They usually live in inland waters, such as swamps and river mouths. This is also where their name comes from, as they usually hide in the mud of such slow-moving water systems. Though usually cooked with hard shells, their soft-shelled varieties are popular across South Asia and Australia.

An example of a deepwater American crab is the Jonah crab.

Specifically, they live in waters of up to 750 meters deep, usually off the Atlantic coast of North America, from Newfoundland in the north to Florida in the south. Originally, fishermen caught Jonah crabs as supplements to lobster harvests, but recently they’ve begun treating Jonah crabs as a separate catch. The statistics reflect this, with the annual tonnage of Jonah crabs caught rising from 900 tons in 2000 to 6000 tons in 2014.

Crab Facts, Jonah Crab
Photo by US Fish and Wildlife Service Northeast Region from Wikipedia

You can harvest meat from a crab without killing it.

though. Fishermen do this by tearing off one of a crab’s claws. They would return the crab to a water tank, where it’ll eventually regrow the lost claw. The claw that the fishermen removed can then have its meat harvested without killing the crab. While a single claw doesn’t have much meat, many claws from many crabs can make up for it. Definitely one of the crueler crab facts out there.

You can eat some crabs whole.

Naturally, these are the soft-shelled crabs. You can’t eat hard-shelled crabs, as the human body can’t digest their hard shells. Just chewing them will rip your teeth and mouth apart.

The most common way of cooking crabs is by means of boiling.

How long you boil a crab depends on how heavy it is. Ideally, crabs weighing 1 kg and below get boiled for about 15 minutes. Meanwhile, crabs that weigh more than 1 kg get boiled for around 20 minutes. After they finish boiling, crabs get served hot with a side of either garlic or lemon butter.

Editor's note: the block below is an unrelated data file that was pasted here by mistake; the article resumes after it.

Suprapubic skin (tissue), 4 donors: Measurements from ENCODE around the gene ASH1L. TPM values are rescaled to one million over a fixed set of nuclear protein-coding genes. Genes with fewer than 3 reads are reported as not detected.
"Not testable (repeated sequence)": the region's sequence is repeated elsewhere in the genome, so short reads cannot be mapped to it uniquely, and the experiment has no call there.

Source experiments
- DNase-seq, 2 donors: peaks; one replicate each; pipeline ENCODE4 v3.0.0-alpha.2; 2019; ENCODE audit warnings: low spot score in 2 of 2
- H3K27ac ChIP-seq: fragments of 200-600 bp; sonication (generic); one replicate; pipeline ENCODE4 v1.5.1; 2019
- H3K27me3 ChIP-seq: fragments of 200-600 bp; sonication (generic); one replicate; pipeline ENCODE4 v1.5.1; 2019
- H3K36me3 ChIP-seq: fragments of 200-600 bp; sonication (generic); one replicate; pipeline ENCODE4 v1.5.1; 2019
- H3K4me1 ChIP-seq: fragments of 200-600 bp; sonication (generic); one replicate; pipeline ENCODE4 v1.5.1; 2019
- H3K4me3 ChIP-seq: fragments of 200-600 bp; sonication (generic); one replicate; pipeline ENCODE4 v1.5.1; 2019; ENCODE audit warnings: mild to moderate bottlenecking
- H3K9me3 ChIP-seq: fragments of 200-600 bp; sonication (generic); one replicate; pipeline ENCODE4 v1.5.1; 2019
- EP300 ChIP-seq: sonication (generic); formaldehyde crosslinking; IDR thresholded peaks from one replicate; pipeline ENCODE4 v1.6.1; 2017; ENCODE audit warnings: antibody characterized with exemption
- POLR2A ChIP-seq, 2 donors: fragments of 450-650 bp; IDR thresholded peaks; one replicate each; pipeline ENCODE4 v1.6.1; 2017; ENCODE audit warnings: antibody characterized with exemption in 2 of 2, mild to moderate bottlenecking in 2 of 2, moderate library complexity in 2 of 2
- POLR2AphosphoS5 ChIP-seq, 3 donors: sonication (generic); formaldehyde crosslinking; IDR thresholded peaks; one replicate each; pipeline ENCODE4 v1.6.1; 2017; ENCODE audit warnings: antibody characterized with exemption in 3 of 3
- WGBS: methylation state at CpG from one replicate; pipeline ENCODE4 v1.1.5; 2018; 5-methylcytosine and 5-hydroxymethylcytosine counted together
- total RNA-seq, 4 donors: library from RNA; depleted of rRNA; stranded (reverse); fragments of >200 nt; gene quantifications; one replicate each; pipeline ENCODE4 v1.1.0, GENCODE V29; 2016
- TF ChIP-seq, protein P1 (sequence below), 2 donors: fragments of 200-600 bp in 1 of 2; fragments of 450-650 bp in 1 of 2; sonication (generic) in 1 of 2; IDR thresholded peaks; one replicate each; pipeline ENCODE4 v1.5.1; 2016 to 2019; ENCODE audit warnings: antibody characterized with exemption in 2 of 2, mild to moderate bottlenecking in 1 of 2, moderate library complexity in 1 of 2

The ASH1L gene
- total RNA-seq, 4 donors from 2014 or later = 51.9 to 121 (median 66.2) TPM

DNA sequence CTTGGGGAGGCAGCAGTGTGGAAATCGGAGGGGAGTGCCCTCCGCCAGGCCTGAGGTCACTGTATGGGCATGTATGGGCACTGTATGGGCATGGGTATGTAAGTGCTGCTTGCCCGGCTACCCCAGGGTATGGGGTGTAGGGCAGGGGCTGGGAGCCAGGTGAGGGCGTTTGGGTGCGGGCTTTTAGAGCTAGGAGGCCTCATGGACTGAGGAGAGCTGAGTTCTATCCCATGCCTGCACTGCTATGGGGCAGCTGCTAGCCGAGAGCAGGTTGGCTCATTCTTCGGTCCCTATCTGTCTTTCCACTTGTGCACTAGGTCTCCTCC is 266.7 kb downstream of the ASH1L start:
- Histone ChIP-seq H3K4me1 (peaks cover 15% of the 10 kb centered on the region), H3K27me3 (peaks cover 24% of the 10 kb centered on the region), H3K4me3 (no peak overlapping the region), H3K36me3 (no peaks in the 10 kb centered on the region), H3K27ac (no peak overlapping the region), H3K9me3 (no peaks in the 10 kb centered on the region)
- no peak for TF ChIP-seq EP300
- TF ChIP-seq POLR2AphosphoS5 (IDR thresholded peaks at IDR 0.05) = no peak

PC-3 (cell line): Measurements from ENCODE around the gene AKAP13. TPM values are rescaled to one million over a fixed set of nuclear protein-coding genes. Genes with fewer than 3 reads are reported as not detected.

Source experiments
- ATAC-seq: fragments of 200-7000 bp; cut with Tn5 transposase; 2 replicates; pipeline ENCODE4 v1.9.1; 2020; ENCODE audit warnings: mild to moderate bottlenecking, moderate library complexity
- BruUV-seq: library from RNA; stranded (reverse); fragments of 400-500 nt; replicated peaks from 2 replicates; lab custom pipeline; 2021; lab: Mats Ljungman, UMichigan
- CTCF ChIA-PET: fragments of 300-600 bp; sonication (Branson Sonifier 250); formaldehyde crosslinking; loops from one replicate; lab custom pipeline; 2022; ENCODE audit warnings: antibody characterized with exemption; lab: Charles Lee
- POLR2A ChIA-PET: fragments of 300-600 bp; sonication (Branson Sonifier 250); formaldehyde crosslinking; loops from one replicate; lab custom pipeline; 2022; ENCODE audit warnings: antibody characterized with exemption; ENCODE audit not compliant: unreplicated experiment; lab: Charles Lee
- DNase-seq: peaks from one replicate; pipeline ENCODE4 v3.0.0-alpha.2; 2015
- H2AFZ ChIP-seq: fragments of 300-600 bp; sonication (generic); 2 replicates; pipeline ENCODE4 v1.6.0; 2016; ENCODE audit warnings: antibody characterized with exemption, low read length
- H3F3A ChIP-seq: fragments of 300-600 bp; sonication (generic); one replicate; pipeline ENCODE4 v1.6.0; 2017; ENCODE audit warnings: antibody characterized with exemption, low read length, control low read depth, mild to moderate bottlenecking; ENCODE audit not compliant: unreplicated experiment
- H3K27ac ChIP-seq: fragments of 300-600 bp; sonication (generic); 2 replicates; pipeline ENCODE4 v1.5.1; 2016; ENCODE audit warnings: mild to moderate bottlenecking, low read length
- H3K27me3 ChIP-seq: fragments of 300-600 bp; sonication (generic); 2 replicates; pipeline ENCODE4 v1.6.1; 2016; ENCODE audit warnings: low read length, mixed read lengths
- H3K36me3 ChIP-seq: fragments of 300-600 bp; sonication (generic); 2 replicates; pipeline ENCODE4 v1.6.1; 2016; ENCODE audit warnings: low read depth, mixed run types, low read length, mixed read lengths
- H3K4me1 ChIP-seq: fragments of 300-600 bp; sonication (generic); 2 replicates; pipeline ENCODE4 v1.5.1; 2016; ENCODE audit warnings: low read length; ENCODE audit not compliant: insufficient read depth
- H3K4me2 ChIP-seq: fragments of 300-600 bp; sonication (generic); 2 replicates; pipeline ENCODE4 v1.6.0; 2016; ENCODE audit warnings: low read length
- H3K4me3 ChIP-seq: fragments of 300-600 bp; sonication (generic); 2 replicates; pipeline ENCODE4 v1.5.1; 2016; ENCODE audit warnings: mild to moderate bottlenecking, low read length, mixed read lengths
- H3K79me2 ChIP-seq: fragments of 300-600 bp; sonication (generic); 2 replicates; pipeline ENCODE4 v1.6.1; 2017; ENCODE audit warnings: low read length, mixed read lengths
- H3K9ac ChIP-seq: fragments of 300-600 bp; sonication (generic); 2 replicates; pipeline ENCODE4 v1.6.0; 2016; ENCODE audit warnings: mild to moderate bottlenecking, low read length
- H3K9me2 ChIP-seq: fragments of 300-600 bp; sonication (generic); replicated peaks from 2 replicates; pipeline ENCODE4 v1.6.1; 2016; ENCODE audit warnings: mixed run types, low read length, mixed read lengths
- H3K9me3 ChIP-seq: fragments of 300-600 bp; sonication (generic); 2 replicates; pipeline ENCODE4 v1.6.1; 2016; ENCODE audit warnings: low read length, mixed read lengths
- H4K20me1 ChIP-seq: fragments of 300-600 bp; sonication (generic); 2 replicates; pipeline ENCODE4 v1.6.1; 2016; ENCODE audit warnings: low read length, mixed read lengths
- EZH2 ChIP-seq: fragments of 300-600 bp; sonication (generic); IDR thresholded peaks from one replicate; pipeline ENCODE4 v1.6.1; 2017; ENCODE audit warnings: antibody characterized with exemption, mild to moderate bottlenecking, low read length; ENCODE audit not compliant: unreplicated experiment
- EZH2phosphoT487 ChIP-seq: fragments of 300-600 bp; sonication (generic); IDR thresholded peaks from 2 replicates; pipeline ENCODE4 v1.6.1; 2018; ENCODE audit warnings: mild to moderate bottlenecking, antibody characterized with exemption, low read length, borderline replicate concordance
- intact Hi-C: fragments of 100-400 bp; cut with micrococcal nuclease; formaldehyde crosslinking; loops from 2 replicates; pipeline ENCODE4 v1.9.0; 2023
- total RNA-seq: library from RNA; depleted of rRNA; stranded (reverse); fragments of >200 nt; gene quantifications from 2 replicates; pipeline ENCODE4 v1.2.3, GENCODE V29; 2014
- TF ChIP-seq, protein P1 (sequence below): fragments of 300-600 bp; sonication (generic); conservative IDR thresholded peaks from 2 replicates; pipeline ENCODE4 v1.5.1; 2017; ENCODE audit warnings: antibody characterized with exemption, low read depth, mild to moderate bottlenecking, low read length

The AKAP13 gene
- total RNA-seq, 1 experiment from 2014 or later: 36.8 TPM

Crab cakes are another common way to cook and serve crab meat.

Naturally, shredded crab meat is the main ingredient in crab cakes. The meat is mixed with various binders to form the cake into pieces. Common binders include bread crumbs, egg white, flour, or even mayonnaise or mustard. The ways to cook crab cake also vary, but the most common is by either broiling or frying.

Crab Facts, Crab Cake
Photo by Kathleen Conklin from Wikipedia

You need to cook crabs alive.

Crabmeat rots very quickly once they die, which makes eating dead crab a dangerous prospect. Much like lobsters, ammonia can build up in crab meat, which can cause fatal food poisoning in diners.

Crabs don’t feel pain.

Their nervous systems aren’t complex enough to let them feel pain the way humans and other more evolved humans can. So there’s no real need to feel guilty when you’re tossing live crabs into a pot full of boiling water. How’s that for reassuring crab facts?

Crabmeat is best prepared manually.

When you manually remove the meat from the shell, it preserves the unique texture and taste of the meat. That said, machines can also process crab meat, using pressurized water or steam to force it off and out the shell. However, this process damages the texture and flavor, leading to a notable drop in the quality of the meat.

Crabmeat comes in 2 kinds.

First, we have white meat, found in the crab’s claws and legs. This meat has a sweet flavor and flaky texture, while also rich in protein but low in fat. In contrast, we have brown meat, found in the crab’s main body. It has an even texture and a rich flavor, and while fattier than white meat, that’s no real concern. Crab fat is most Omega-3, which isn’t just healthy but actually good for the heart.

Imitation crab meat isn’t actually crab meat.

It’s actually fish meat, colored and seasoned to look and taste like crab meat. While professionals frown on the use of imitation crab meat in restaurants, that’s not the case in home cooking. After all, real crab meat can get expensive – and when it comes to household expenses, cost is a major issue. As such, imitation crab meat attracts plenty of buyers who want to enjoy the taste of crab without having to pay the price tag for actual crab. Now there’s an economic example of crab facts.

Photo by STRONGlk7 from Wikipedia

Various kinds of fish get used to make imitation crab meat.

The most common kind of fish used for imitation crab meat is the Alaskan Pollock. They live in waters from the Bering Sea, then south into the Sea of Japan, or down the American coast to California. Other fishes used for imitation crab meat include New Zealand Hoki, Golden Threadfin Bream, and White Croaker among others.